Inventors Jerry Sheehan (Ralph Bird) and Hope Mason (Joan Barclay) have invented a death ray that will make all other weapons of war obsolete. Sir James Blake (Herbert Rawlinson), Hope’s uncle, has financed and collaborated on the invention. Blake is a retired inspector from Scotland Yard. Blake has called together a group of men from the League of Nations to demonstrate the power of the ray. When they are all assembled the ray is aimed at a retired battleship that was donated by the military. The ship is destroyed, the demonstration is successful. Blake intends on giving the weapon to the League. This way no country will have an exclusive right to it. All nations can pursue other interests and will feal safe knowing that they could be blown to smithereens at any time.
Spying on the demonstration is an agent for international munitions magnate Count Basil Segaloff (William Farrell). Segaloff knows that the ray will put him out of business. He hires a master criminal named the Scorpion and his motley crew of minions to destroy the device. After the Scorpion heads off to Mallow Hall, the Blake estate, Segaloff sends another teletype instructing the Scorpion to steal the invention instead of destroy it. The scorpion’s henchmen hurry to Mallow Hall to stop the Scorpion. The henchmen manage to steal the device and kidnap Jerry. In the process they lock Blake, Hope and Hope’s little brother Bobby Mason (Dickie Jones) in the safe where they are inadvertently rescued when the Scorpion tries to blow up the safe.
Sir James managed to disable the device by removing a key component. The Scorpion and his henchmen take the weapon to France. When they realize the weapon is useless the gang must match wits with Sir Blake, Jerry, and Inspector Henderson (Sam Flint) of Scotland Yard. The battle between good and evil takes the fight from the secret passages of Mallow Hall to London, Paris and back in a game of cat and mouse where no one really knows who is on the side of good and who is a spy in disguise.
“Blake of Scotland Yard” was released in 1937 and was directed by Robert F. Hill. It is a fifteen chapter serial produced by Sam Katzman and distributed by Victory Pictures American. The serial was also edited down into a feature film version. It is a rather creaky old serial made early in the talkie era and a little fuzzy at times.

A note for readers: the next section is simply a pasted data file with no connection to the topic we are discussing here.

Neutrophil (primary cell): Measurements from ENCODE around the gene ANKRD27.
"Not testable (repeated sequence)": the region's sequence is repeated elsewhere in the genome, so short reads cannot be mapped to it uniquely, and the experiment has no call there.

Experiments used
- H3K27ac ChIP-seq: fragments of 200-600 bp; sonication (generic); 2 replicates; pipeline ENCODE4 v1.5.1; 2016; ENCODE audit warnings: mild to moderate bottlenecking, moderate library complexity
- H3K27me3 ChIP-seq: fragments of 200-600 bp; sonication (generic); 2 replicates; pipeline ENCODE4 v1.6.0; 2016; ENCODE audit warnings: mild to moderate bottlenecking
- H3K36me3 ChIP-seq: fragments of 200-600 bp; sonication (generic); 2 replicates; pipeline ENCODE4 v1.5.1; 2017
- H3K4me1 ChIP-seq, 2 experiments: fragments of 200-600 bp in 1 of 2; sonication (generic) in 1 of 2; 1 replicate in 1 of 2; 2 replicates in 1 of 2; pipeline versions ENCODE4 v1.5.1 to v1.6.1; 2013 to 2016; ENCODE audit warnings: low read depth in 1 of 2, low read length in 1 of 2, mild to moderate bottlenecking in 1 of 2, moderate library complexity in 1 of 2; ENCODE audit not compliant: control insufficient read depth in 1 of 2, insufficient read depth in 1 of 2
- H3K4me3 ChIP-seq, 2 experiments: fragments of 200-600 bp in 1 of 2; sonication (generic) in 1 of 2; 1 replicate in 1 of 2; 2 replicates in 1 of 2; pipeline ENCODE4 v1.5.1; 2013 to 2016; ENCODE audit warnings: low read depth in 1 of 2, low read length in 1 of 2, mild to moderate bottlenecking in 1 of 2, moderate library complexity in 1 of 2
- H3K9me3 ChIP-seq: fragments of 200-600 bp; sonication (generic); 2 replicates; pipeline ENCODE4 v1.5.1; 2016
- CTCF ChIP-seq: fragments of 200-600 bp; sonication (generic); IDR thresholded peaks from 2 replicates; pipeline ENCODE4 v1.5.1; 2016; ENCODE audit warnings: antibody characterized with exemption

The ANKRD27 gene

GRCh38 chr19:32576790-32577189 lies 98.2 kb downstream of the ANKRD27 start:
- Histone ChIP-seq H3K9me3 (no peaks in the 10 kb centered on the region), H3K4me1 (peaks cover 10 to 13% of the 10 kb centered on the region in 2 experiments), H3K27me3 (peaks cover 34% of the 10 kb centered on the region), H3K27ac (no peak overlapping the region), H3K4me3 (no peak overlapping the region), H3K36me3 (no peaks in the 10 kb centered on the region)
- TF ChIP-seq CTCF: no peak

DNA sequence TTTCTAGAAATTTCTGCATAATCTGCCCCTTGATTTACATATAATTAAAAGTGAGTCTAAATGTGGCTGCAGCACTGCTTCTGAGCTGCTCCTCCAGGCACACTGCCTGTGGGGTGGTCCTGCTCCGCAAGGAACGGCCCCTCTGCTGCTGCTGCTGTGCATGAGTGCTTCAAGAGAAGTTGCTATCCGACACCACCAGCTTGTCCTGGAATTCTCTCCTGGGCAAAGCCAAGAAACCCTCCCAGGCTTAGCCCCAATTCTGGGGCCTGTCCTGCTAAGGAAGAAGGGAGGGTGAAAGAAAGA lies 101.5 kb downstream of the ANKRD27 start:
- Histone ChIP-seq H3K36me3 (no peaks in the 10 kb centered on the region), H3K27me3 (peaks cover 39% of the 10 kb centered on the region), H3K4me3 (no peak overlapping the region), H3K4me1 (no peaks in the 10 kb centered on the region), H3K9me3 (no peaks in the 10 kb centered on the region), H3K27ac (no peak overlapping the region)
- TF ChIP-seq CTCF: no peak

Considering there was basically no budget for the serial it ended up being a little better than I expected. There are a few red herrings and the death ray itself is unimpressive but I still enjoyed it. The death ray is an interesting little whiz bang but otherwise it’s more of a macguffin. It did destroy a battleship but other than that it’s very rarely used and when it was it only blew up a wall and disabling a couple cars. It spends most of its time being shuffled around as a big suitcase.
Child actor Dickie Jones plays Hope’s younger brother Bobby. Most of the time kids in serials are annoying. They are either in the way or they get caught and are used as pawns by the bad guys. Although Bobby does get kidnapped from time to time he is smart and out thinks, not only the henchmen but, the Scorpion more than not. He is brave, feisty and innovative thereby outwitting those that write him off as just a kid. He also manages to discover clues not known by the cops. He is actually one of the fun parts of the serial.
Actually all the main characters are quite intelligent and resourceful. It’s a good thing since their aptitude at fisticuffs leaves much to be desired. Most of them look like windmills in a storm. Lots of air being generated but very few punches actually landing.
CHAPTER TITLES: 1. The Mystery of the Blooming Gardenias; 2. Death in the Laboratory; 3. Cleared Mysteries; 4. Mystery of the Black Fox; 5. Death in the River; 6. The Criminal Shadow; 7. Face To Face; 8. The Fatal Trap; 9. Parisian House Tops; 10. Battle Royal; 11. The Burning Fuse; 12. The Roofs of Limehouse; 13. The Sting of the Scorpion; 14. The Scorpion Unmasked; 15. The Trap is Sprung.